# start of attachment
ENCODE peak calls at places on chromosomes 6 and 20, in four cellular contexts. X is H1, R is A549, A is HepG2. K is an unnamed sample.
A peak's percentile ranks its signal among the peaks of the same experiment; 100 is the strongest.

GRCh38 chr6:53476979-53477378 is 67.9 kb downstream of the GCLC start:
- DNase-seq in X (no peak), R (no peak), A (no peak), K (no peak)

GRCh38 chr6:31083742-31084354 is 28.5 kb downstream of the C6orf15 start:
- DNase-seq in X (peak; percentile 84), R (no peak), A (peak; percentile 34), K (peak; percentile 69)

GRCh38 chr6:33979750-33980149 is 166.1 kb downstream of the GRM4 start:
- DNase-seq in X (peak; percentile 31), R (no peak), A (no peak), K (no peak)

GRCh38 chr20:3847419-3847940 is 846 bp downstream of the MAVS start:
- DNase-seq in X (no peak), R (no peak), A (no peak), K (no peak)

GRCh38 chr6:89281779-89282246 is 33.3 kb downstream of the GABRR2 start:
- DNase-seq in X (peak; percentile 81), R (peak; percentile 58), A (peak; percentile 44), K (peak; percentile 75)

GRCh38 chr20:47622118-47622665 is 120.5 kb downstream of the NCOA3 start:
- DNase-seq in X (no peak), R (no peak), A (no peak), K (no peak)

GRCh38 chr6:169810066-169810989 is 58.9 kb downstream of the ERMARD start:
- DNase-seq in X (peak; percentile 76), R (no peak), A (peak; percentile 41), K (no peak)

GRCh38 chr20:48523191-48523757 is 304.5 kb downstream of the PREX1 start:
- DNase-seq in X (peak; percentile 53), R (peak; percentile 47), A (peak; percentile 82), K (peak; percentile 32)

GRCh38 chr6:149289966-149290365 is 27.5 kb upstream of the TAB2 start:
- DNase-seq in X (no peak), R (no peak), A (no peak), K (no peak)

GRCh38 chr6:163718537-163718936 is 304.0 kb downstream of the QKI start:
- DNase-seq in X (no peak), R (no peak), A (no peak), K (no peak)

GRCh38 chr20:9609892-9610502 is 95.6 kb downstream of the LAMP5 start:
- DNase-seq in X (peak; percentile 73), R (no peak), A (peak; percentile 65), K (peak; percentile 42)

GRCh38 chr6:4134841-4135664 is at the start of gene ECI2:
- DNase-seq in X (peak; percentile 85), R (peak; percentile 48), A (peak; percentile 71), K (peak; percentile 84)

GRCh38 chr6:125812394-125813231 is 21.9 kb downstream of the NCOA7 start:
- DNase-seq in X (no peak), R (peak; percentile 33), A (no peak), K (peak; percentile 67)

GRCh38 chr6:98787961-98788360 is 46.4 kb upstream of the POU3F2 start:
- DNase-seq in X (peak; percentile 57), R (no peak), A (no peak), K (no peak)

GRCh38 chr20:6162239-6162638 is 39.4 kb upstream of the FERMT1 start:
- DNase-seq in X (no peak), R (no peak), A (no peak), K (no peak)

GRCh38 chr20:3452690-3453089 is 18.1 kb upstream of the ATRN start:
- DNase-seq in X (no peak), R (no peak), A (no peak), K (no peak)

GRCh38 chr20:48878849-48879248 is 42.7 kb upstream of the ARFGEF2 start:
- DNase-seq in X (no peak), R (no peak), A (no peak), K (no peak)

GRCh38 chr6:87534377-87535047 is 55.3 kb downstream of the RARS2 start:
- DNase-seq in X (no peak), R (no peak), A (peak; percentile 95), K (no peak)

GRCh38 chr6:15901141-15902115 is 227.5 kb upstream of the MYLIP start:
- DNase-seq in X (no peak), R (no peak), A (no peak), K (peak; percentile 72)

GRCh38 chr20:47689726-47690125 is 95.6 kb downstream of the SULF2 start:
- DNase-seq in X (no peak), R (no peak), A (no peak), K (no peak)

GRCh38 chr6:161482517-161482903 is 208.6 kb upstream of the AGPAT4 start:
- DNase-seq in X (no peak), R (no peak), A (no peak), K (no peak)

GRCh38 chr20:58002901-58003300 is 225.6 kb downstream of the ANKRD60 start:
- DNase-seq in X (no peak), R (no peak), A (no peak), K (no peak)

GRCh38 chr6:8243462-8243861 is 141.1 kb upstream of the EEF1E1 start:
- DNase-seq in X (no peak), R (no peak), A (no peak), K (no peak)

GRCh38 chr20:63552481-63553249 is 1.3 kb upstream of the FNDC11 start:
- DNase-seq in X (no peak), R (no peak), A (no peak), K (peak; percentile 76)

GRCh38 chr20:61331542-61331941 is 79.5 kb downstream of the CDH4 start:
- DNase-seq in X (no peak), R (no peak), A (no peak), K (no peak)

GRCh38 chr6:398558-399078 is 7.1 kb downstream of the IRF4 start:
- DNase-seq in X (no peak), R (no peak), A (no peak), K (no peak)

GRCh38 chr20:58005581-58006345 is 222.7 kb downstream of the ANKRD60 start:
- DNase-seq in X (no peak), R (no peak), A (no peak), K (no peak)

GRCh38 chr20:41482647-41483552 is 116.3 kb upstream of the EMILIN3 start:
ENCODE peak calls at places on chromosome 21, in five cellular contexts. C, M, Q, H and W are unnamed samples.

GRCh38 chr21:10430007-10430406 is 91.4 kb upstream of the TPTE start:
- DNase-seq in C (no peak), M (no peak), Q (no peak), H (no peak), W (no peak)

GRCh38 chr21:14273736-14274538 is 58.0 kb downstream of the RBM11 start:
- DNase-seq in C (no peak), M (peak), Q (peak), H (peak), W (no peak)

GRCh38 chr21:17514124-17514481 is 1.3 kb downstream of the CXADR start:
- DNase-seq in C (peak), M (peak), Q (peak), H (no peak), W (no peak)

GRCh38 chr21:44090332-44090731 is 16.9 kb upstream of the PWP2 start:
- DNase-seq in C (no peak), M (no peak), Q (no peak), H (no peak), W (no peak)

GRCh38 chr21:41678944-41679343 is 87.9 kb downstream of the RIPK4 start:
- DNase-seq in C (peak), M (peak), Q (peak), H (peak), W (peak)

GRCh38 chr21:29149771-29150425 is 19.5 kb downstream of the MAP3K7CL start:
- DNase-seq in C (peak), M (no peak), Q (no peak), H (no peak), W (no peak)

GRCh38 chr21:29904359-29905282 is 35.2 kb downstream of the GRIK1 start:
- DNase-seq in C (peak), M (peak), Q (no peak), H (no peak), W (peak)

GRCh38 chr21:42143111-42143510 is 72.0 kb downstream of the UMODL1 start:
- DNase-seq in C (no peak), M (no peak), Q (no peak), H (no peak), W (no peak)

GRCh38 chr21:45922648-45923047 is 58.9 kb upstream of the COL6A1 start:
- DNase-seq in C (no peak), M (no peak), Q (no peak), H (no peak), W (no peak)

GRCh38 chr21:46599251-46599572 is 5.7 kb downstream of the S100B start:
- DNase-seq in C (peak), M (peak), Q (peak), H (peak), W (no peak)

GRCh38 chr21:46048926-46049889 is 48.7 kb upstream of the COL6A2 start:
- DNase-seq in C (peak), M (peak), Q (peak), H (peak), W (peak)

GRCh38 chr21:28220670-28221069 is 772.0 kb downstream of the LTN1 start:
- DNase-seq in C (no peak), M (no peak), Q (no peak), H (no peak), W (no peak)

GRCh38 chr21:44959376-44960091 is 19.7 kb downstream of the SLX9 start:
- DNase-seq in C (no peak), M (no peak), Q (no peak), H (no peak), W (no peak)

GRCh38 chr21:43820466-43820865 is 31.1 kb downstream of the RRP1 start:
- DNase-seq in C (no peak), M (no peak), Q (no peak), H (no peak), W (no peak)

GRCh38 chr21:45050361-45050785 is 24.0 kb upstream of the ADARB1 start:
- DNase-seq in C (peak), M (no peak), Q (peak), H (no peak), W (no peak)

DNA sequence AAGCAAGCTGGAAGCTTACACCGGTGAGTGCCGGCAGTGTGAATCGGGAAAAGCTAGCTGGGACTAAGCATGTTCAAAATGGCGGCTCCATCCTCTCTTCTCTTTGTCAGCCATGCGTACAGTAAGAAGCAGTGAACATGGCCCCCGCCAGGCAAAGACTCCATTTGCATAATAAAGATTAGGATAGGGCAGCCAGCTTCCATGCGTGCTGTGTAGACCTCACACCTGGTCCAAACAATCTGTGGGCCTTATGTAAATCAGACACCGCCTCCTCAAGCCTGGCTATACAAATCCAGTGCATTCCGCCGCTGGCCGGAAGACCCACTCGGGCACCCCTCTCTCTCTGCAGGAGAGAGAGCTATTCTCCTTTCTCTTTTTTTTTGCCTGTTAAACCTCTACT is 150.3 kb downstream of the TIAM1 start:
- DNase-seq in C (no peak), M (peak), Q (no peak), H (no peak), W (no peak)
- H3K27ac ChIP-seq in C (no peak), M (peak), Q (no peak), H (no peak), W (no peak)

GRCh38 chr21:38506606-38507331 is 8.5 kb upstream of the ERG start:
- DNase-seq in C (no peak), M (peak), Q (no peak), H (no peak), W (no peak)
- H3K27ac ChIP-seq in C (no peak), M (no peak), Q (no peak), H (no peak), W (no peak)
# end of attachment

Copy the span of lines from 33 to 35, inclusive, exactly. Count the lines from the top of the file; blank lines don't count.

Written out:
GRCh38 chr20:3452690-3453089 is 18.1 kb upstream of the ATRN start:
- DNase-seq in X (no peak), R (no peak), A (no peak), K (no peak)

GRCh38 chr20:48878849-48879248 is 42.7 kb upstream of the ARFGEF2 start: